Who drinks out of aluminium cans?
Just about everyone! Cans are a highly versatile container and can be found virtually anywhere there are drinks: at home, at hotels, in your local café or restaurant, at university, at school, in the corner store, and in nightclubs.
How many aluminium cans are produced in Australia?
Australians consumed over 3 billion aluminium cans in 2005. Of these, 51% were soft drink cans and 31% were beer cans.
Cans are being made lighter every year
An aluminium beverage can weighed 16.55g in 1992 and 14.7g in 2005. This amounts to an 11% reduction in the raw material being used.
What's new about the aluminium can?
In recent years, innovative design and packaging have done much to benefit can drinkers. Widespread innovations include the easy-drinking wide mouth can and the convenient, economical can multi-packs like the 30 pack. In Japan the aluminium bottle has been developed with the advantage that it is resealable. Also embossed cans (mostly beer) cans are now available. More innovations are on the way so keep an eye on your can!
Why do people like aluminium cans so much?
Drinks stay fresher and last longer in aluminium cans.
What is sold in aluminium cans?
In Australia, you can buy all kinds of soft drinks, mixed drinks and beer in aluminium cans in a variety of shapes, sizes and packs. But that's only a taste of what cans can potentially store. In some countries you can find fruit juices and milk in cans. In Japan, aluminium cans are used for housing their popular drink on the run -- warm, milky coffee -- straight from the vending machine. In the USA, aluminium cans have been used for keeping food fresh as well. Peanuts, potato crisps and corn chips have all been put into cans. Aluminium cans are the only container permitted in the Himalayas, Nepal because they are easy to crush and light. The local people who collect used aluminium cans also earn money from recycling the cans.
What else can you do with aluminium cans?
When you've drunk from your aluminium can, it's a great idea to recycle it. Check out our recycling information for more details about the best way to recycle, what recycling aluminium cans really means for the environment, and how to locate your nearest recycling centre.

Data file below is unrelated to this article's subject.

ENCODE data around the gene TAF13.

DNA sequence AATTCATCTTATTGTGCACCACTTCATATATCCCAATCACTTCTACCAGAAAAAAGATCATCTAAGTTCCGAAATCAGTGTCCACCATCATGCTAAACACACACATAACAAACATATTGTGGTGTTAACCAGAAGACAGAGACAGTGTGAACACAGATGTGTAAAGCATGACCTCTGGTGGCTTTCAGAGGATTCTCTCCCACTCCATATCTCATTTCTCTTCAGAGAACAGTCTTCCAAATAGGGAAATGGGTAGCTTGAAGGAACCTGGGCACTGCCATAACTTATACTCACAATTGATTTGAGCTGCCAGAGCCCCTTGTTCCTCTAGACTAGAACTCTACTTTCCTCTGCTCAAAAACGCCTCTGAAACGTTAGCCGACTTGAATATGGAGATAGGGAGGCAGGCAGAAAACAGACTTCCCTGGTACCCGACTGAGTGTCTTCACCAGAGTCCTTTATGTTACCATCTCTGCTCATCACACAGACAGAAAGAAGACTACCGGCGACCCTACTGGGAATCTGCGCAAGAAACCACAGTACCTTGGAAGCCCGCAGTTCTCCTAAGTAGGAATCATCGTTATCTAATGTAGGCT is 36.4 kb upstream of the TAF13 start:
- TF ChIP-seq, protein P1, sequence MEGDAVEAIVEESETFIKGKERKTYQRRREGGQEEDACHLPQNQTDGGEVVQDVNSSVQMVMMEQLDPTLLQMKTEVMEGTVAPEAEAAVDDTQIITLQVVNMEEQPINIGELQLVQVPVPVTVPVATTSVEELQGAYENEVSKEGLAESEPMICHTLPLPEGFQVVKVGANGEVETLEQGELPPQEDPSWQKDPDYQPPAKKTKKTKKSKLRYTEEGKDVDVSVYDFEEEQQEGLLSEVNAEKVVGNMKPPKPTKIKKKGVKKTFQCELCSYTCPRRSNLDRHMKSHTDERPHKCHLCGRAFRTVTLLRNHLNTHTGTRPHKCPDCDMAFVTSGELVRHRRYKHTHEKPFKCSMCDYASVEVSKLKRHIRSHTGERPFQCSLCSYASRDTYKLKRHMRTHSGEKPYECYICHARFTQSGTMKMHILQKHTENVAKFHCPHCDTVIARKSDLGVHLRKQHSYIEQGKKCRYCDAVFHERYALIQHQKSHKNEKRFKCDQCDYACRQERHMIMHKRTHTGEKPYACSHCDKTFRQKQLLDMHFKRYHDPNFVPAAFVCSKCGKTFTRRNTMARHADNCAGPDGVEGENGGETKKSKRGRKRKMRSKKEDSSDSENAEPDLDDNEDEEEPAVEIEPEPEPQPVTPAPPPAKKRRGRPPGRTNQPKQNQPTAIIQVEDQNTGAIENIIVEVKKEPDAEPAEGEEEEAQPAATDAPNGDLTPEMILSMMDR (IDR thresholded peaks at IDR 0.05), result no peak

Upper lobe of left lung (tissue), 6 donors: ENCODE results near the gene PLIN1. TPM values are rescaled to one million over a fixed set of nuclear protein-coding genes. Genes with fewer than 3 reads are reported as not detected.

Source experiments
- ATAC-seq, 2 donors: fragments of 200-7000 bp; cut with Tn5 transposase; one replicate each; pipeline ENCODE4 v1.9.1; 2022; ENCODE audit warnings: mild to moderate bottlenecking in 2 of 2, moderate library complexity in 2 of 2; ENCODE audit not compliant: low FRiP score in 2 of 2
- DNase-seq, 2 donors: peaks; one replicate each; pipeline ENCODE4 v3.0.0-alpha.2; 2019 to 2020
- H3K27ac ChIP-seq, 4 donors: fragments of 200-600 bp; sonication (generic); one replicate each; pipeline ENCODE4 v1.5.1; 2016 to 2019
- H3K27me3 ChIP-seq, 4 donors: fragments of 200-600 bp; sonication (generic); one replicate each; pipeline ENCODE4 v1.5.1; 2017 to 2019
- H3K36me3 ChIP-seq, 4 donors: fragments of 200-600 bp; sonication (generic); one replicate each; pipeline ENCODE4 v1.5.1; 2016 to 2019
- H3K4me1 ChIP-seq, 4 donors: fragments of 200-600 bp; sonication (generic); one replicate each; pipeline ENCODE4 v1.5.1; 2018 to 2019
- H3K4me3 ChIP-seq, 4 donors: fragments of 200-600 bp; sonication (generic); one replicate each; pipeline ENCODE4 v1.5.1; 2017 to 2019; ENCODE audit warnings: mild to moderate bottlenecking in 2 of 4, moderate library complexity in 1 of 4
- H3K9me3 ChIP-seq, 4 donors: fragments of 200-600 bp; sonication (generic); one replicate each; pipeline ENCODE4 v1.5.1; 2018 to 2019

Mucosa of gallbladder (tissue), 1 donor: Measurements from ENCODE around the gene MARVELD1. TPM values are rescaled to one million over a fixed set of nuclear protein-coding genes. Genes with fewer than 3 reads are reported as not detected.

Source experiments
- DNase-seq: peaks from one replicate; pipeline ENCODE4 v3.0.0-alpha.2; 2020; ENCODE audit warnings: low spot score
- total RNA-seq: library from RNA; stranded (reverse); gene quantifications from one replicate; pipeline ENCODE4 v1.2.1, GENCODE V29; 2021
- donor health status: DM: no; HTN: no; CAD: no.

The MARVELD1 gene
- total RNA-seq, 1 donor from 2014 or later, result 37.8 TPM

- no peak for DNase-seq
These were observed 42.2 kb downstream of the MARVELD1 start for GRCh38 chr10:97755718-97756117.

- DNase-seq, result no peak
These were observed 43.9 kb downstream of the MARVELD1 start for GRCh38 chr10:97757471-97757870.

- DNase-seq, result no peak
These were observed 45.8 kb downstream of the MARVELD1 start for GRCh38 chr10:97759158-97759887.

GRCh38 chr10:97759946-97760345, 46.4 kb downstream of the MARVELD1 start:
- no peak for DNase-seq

Visit the Setting up a Recycling Centre section of this web site for more information.
However, some people get really attached to their empty aluminium cans and use them for purposes other than just drinking and recycling. In Africa, one community built themselves a fantastically sturdy hut using aluminium cans and mud. In Italy, a group of enthusiasts built a scaled down replica of the Basilica - entirely out of aluminium cans. And, every day, around the world, there are imaginative people using their old aluminium cans to create inspirational pieces of art and jewellery.
Where does aluminium come from?
Aluminium is the most abundant metal found in the earth's crust. However, it is difficult to isolate because usually it is 'mixed in' with other elements. You can find aluminium in most rocks, vegetation and soils. Being so difficult to isolate, aluminium wasn't discovered until 1807 by Sir Humphry Davy. Then it wasn't until 1886 that an economically viable process was developed to extract aluminium.
How do I check if my can is made of aluminium?
All canned beverages produced in Australia are made of aluminium. But if you're not sure, you can check by putting a magnet next to your can. If it is aluminium, the magnet won't stick so you can recycle it through a Cash for Cans centre. Only put aluminium cans in Cash for Cans recycling cages.
How much does an aluminium can weigh?
Cans are getting lighter all the time. Today, aluminium cans are about 30% lighter than they were 25 years ago. Thinner, stronger sections are now being used with less metal, less energy and more savings in weight. An average aluminium can (without its contents, of course) weighed 16.55 grams in 1992. By 2005 the aluminium can weighed about 14.7 grams.
What's happening overseas?
In 2001, over 200 billion cans were sold around the world and currently world production of refined aluminium is in excess of 18,000,000 metric tonnes.
What's the correct spelling?
Discoverer, Sir Humphry Davy, actually named the element 'aluminum'. This is the spelling still used in the USA today, but in many other English speaking nations (including Australia) we spell the word with an extra letter: 'aluminium'.
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